This stylised memoir, set in the working-class north of England, is the book Jeanette Winterson wasn’t ready to write back in 1985 when at 25 years of age, she wrote the novel Oranges Are Not the Only Fruit, a book that plunged the reader into her universe, one that provided the author the liberty of narrating freely, without the confines of the story having to have been exactly as she had lived it – it was fiction, an imagined story, and she named the main character Jeanette, a provocative gesture for sure.
It was indeed inspired by her own experience, as we discover when she braved it and published this memoir nearly 30 years later (her adopted mother no longer living or able to be disapproving of her work), providing for the title, a quote from the mother who had been unable to shape the little human she acquired into her version of a normal daughter.
In her memoir she allows the real life characters to reveal parts of themselves, in particular Jeanette and the woman who raised her, whom she refers to as Mrs Winterson (her adoptive mother), a telling detail in itself, that she reserves the title of mother for the woman who is a shadowy illusion for most of the narrative; not there, not looked for, a vague presence in her psyche that she continuously rejects the thought of, her biological mother. I did wonder whether this was a literary invention or whether she actually did refer to her adoptive mother as Mrs W. It makes quite a statement.
‘I do not know why she didn’t/couldn’t have children. I know that she adopted me because she wanted a friend (she had none), and because I was like a flare sent out into the world – a way of saying that she was here – a kind of X marks the spot.
She hated being a nobody, and like all children, adopted or not, I have had to live out some of her unlived life. We do that for our parents – we don’t really have any choice.’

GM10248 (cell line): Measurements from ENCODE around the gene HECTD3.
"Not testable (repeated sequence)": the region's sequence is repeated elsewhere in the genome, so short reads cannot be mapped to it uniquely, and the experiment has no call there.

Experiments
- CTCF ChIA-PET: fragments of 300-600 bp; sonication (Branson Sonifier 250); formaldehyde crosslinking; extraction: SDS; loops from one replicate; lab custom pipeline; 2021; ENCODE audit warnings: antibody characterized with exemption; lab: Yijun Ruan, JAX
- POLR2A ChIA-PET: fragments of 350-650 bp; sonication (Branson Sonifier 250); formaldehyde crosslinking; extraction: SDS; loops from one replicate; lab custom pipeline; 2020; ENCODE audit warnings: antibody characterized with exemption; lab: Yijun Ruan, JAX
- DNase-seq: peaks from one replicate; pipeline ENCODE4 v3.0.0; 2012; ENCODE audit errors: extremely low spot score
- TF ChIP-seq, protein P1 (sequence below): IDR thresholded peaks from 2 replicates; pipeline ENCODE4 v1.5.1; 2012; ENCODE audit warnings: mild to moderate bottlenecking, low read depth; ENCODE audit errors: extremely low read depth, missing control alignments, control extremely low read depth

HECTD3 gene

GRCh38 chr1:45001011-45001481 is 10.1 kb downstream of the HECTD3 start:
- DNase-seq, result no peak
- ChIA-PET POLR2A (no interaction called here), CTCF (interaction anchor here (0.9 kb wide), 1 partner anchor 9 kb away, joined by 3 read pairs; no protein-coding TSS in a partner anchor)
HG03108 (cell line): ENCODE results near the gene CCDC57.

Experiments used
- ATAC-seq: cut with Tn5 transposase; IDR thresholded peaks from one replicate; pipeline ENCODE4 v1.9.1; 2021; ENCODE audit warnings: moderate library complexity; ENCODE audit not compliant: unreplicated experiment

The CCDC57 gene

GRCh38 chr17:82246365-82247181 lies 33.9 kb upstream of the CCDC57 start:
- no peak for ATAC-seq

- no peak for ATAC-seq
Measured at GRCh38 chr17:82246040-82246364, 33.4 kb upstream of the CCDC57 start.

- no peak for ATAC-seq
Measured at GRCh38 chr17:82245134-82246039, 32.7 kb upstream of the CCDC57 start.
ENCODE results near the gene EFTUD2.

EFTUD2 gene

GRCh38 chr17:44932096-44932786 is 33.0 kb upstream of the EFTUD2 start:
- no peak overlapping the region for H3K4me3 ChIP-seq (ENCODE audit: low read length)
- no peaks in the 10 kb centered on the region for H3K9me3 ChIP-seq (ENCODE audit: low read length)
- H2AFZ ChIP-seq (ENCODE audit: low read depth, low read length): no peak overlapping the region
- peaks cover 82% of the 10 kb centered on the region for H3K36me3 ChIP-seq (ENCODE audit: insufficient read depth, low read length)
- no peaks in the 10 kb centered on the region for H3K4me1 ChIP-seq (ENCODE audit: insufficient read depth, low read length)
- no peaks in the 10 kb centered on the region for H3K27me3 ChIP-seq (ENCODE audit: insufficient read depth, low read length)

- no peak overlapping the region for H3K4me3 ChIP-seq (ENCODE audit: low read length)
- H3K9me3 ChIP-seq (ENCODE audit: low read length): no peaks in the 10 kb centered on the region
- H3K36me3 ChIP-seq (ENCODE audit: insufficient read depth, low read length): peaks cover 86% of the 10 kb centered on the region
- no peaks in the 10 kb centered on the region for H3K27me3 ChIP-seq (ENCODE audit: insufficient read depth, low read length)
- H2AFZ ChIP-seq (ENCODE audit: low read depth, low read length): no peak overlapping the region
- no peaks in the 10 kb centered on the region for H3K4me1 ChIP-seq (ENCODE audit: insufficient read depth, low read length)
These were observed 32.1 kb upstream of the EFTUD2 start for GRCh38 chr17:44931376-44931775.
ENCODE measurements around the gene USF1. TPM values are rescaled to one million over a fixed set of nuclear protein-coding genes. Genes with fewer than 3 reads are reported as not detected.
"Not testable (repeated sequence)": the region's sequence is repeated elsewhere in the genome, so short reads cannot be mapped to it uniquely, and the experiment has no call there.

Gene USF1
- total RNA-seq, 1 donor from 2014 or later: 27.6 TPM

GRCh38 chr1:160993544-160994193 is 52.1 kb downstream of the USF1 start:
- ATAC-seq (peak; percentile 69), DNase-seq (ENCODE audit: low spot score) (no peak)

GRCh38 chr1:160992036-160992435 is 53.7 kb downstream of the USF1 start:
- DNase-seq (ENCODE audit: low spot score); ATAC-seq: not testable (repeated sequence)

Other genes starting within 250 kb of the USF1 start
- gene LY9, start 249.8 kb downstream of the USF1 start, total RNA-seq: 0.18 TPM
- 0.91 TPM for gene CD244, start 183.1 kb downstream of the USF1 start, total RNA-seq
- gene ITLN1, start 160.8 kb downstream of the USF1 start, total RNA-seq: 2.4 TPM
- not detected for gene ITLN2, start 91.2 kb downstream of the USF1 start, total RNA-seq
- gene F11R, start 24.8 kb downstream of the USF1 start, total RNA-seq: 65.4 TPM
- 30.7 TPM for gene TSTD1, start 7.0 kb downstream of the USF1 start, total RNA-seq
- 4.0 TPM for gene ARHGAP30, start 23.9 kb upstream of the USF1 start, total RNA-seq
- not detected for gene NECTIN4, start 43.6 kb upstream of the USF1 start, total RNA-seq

Despite what was likely to have been a desperate desire for a child, Mrs W. dolled out punishments and criticisms more than any form of affection or love for her chosen child. When her mother was angry with her, Mrs W. often repeated one of her preferred biblical phrases “The Devil lead us to the wrong crib”. The Church was like family (though unsuccessful in helping them make friends) and the Bible one of only five books in the house, the one referred to most often. The most regular punishment however, was to lock her in the coal-scuttle or out on the door stoop – for the whole night.
‘Dad’s on the night shift, so she can go to bed, but she won’t sleep. She’ll read the Bible all night, and when Dad comes home, he’ll let me in, and he’ll say nothing, and she’ll say nothing, and we’ll act like it’s normal to leave your kid outside all night, and normal never to sleep with your husband. And normal to have two sets of false teeth, and a revolver in the duster drawer…’
It is a collection of anecdotes, written in a way to make the reader present, it’s not like reading an account of the past, it’s reliving days in the life of this fierce little battler, a girl who had a zest for life, who used her locked up time to invent imaginary characters, who made up stories, who forged her own personality through, who would not be tamed, who left home while still at school, taught herself to drive, lived in a car for a while and remarkably pushed herself forward as one of the ‘experimental’ working-class contenders for a place at Oxford University and succeeded.
Jeanette Winterson writes her own story, forged over a past she didn’t know, that she tried to convince herself wasn’t important until driven almost mad and finally would follow through to unravel the missing link.
Her experience with Mrs Winterson is told with as much compassion as is possible, the facts related in a way that leaves the reader to judge and most will wonder why Mrs Winterson desired a child or was deemed fit to be given one at all.
It is an extraordinary account of childhood and growing up, of what home is, of how we perceive and learn love, of adoption, of how those formative years contribute into making us what we will become and that mysterious ‘other life’ that might have been, when you’ve been switched to alternative parentage post birth.
I never wanted to find my birth parents – if one set of parents felt like a misfortune, two sets would be self-destructive. I had no understanding of family life. I had no idea that you could like your parents, or that they could love you enough to be yourself.
I was a loner. I was self-invented. I didn’t believe in biology or biography. I believed in myself. Parents? What for? Except to hurt you.
It is also a tribute to literature and to the power of stories to influence lives, whether they are an escape for those who need refuge and to understand the world around them, or whether they are the occupation of the oppressed, a creative outlet for someone with nothing but their imagination to keep them entertained while enduring their struggle.